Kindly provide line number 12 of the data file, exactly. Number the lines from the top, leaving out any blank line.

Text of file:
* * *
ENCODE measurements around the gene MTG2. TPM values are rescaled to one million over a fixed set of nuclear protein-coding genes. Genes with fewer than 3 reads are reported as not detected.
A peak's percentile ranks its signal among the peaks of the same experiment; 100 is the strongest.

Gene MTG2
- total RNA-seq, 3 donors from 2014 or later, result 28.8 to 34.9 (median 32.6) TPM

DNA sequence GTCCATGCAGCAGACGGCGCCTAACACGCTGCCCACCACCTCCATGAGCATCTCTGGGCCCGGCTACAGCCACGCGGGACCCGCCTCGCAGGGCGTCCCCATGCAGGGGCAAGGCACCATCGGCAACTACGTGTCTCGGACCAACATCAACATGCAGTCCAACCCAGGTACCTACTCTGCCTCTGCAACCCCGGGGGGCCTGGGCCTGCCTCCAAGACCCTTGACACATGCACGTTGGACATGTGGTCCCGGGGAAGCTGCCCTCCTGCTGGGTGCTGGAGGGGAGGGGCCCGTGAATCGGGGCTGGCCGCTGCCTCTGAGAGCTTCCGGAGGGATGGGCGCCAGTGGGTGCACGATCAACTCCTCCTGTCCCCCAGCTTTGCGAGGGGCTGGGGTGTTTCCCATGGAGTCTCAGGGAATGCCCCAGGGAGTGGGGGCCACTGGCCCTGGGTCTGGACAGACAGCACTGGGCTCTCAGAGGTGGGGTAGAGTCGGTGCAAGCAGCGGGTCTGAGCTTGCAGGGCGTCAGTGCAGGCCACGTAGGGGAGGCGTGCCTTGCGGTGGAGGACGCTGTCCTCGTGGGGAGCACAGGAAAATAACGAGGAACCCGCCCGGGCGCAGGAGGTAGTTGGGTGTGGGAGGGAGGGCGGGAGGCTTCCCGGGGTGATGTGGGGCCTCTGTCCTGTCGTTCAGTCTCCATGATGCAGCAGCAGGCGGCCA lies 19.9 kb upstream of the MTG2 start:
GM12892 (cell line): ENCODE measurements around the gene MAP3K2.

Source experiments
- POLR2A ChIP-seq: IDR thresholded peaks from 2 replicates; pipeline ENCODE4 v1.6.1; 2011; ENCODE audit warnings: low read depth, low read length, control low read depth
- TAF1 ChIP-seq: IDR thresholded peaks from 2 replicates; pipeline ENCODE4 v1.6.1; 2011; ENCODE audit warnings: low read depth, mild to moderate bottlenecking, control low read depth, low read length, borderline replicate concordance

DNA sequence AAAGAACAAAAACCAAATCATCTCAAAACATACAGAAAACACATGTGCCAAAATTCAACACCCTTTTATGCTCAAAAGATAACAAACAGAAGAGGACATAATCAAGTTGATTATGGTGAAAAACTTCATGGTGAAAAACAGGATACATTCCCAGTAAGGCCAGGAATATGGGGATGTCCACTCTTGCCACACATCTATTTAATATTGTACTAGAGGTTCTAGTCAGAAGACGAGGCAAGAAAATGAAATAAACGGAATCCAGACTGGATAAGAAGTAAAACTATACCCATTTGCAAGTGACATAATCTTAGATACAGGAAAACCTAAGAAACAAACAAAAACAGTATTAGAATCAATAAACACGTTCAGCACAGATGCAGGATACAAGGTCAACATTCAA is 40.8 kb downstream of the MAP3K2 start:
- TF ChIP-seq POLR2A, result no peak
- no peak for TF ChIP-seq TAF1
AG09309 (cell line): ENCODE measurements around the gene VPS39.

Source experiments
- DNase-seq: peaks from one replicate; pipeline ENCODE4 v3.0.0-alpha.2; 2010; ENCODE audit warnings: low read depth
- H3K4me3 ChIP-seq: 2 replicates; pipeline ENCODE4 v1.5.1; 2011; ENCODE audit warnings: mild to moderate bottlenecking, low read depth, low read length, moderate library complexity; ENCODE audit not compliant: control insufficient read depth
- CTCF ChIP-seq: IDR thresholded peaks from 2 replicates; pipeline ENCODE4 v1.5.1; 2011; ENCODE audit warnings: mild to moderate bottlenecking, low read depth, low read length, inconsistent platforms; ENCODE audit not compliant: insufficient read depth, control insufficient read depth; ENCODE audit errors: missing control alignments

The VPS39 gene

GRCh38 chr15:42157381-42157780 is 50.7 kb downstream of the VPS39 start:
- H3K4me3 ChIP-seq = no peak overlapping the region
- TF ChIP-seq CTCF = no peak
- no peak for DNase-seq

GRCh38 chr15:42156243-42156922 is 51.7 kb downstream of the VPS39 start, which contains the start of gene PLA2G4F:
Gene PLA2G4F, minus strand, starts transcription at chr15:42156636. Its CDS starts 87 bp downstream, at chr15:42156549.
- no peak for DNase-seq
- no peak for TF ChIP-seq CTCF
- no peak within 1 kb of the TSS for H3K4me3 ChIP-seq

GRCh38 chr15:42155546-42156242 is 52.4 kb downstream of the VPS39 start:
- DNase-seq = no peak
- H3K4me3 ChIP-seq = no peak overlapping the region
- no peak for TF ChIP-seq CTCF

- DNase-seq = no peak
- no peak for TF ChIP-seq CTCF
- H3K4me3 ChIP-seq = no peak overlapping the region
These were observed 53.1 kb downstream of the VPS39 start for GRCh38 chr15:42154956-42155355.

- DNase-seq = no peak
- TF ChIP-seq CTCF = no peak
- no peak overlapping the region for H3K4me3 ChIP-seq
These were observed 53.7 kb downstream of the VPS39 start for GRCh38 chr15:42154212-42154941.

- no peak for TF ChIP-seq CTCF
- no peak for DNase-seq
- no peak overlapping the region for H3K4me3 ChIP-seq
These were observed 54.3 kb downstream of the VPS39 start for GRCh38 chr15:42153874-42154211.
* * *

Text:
- no peak for TF ChIP-seq TAF1